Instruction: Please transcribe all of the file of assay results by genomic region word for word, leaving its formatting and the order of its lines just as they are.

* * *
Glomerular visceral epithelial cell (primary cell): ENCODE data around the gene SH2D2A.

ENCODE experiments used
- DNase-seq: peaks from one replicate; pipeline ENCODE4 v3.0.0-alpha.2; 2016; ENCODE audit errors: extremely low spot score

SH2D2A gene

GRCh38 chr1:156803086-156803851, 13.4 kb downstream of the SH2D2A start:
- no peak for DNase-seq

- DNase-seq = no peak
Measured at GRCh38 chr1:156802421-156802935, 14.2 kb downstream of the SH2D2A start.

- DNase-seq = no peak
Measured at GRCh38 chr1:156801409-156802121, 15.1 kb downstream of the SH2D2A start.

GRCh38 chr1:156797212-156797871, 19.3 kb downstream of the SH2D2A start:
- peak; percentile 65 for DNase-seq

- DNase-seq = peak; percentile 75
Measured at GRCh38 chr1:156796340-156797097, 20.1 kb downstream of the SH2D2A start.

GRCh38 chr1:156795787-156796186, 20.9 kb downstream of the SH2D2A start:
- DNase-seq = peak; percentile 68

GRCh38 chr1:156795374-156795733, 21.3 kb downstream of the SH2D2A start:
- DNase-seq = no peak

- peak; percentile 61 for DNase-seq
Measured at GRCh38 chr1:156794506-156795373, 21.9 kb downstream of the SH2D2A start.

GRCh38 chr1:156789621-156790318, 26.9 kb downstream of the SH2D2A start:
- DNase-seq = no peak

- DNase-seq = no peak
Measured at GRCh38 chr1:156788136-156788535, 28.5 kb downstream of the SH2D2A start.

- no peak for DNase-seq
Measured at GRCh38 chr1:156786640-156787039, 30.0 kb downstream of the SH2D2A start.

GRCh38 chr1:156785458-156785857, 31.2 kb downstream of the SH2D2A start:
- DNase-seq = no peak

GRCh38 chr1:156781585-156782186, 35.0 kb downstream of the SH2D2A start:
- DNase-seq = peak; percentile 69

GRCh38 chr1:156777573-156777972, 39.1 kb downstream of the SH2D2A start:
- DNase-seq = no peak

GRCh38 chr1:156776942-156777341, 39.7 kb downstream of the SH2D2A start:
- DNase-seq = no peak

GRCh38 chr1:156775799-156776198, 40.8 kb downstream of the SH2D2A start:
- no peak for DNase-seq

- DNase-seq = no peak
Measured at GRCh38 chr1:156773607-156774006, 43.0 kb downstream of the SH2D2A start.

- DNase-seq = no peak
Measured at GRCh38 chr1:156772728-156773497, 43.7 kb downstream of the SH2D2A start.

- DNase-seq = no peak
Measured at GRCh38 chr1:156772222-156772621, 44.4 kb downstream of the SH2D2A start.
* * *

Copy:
Glomerular visceral epithelial cell (primary cell): ENCODE data around the gene SH2D2A.

ENCODE experiments used
- DNase-seq: peaks from one replicate; pipeline ENCODE4 v3.0.0-alpha.2; 2016; ENCODE audit errors: extremely low spot score

SH2D2A gene

GRCh38 chr1:156803086-156803851, 13.4 kb downstream of the SH2D2A start:
- no peak for DNase-seq

- DNase-seq = no peak
Measured at GRCh38 chr1:156802421-156802935, 14.2 kb downstream of the SH2D2A start.

- DNase-seq = no peak
Measured at GRCh38 chr1:156801409-156802121, 15.1 kb downstream of the SH2D2A start.

GRCh38 chr1:156797212-156797871, 19.3 kb downstream of the SH2D2A start:
- peak; percentile 65 for DNase-seq

- DNase-seq = peak; percentile 75
Measured at GRCh38 chr1:156796340-156797097, 20.1 kb downstream of the SH2D2A start.

GRCh38 chr1:156795787-156796186, 20.9 kb downstream of the SH2D2A start:
- DNase-seq = peak; percentile 68

GRCh38 chr1:156795374-156795733, 21.3 kb downstream of the SH2D2A start:
- DNase-seq = no peak

- peak; percentile 61 for DNase-seq
Measured at GRCh38 chr1:156794506-156795373, 21.9 kb downstream of the SH2D2A start.

GRCh38 chr1:156789621-156790318, 26.9 kb downstream of the SH2D2A start:
- DNase-seq = no peak

- DNase-seq = no peak
Measured at GRCh38 chr1:156788136-156788535, 28.5 kb downstream of the SH2D2A start.

- no peak for DNase-seq
Measured at GRCh38 chr1:156786640-156787039, 30.0 kb downstream of the SH2D2A start.

GRCh38 chr1:156785458-156785857, 31.2 kb downstream of the SH2D2A start:
- DNase-seq = no peak

GRCh38 chr1:156781585-156782186, 35.0 kb downstream of the SH2D2A start:
- DNase-seq = peak; percentile 69

GRCh38 chr1:156777573-156777972, 39.1 kb downstream of the SH2D2A start:
- DNase-seq = no peak

GRCh38 chr1:156776942-156777341, 39.7 kb downstream of the SH2D2A start:
- DNase-seq = no peak

GRCh38 chr1:156775799-156776198, 40.8 kb downstream of the SH2D2A start:
- no peak for DNase-seq

- DNase-seq = no peak
Measured at GRCh38 chr1:156773607-156774006, 43.0 kb downstream of the SH2D2A start.

- DNase-seq = no peak
Measured at GRCh38 chr1:156772728-156773497, 43.7 kb downstream of the SH2D2A start.

- DNase-seq = no peak
Measured at GRCh38 chr1:156772222-156772621, 44.4 kb downstream of the SH2D2A start.